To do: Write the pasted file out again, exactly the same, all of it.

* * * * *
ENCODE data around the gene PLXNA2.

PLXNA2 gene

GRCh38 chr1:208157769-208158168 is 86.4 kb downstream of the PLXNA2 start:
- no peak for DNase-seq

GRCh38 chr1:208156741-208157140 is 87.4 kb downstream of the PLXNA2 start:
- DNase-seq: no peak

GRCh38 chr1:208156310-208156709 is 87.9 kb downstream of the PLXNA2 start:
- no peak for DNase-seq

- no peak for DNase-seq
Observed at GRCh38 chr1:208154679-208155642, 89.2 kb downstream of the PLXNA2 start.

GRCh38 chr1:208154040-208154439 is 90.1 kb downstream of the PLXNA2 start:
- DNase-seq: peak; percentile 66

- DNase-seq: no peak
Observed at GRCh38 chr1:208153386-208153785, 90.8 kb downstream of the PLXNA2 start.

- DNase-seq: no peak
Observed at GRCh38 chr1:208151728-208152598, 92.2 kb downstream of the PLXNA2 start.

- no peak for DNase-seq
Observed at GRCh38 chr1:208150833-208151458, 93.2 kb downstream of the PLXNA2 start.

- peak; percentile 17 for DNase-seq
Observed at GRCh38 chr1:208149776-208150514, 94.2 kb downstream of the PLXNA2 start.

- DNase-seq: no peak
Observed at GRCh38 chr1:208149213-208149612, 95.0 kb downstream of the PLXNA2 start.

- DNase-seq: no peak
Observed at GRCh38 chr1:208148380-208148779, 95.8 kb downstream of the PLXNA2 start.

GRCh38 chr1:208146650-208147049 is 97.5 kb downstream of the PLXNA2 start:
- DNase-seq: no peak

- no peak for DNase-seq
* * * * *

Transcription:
ENCODE data around the gene PLXNA2.

PLXNA2 gene

GRCh38 chr1:208157769-208158168 is 86.4 kb downstream of the PLXNA2 start:
- no peak for DNase-seq

GRCh38 chr1:208156741-208157140 is 87.4 kb downstream of the PLXNA2 start:
- DNase-seq: no peak

GRCh38 chr1:208156310-208156709 is 87.9 kb downstream of the PLXNA2 start:
- no peak for DNase-seq

- no peak for DNase-seq
Observed at GRCh38 chr1:208154679-208155642, 89.2 kb downstream of the PLXNA2 start.

GRCh38 chr1:208154040-208154439 is 90.1 kb downstream of the PLXNA2 start:
- DNase-seq: peak; percentile 66

- DNase-seq: no peak
Observed at GRCh38 chr1:208153386-208153785, 90.8 kb downstream of the PLXNA2 start.

- DNase-seq: no peak
Observed at GRCh38 chr1:208151728-208152598, 92.2 kb downstream of the PLXNA2 start.

- no peak for DNase-seq
Observed at GRCh38 chr1:208150833-208151458, 93.2 kb downstream of the PLXNA2 start.

- peak; percentile 17 for DNase-seq
Observed at GRCh38 chr1:208149776-208150514, 94.2 kb downstream of the PLXNA2 start.

- DNase-seq: no peak
Observed at GRCh38 chr1:208149213-208149612, 95.0 kb downstream of the PLXNA2 start.

- DNase-seq: no peak
Observed at GRCh38 chr1:208148380-208148779, 95.8 kb downstream of the PLXNA2 start.

GRCh38 chr1:208146650-208147049 is 97.5 kb downstream of the PLXNA2 start:
- DNase-seq: no peak

- no peak for DNase-seq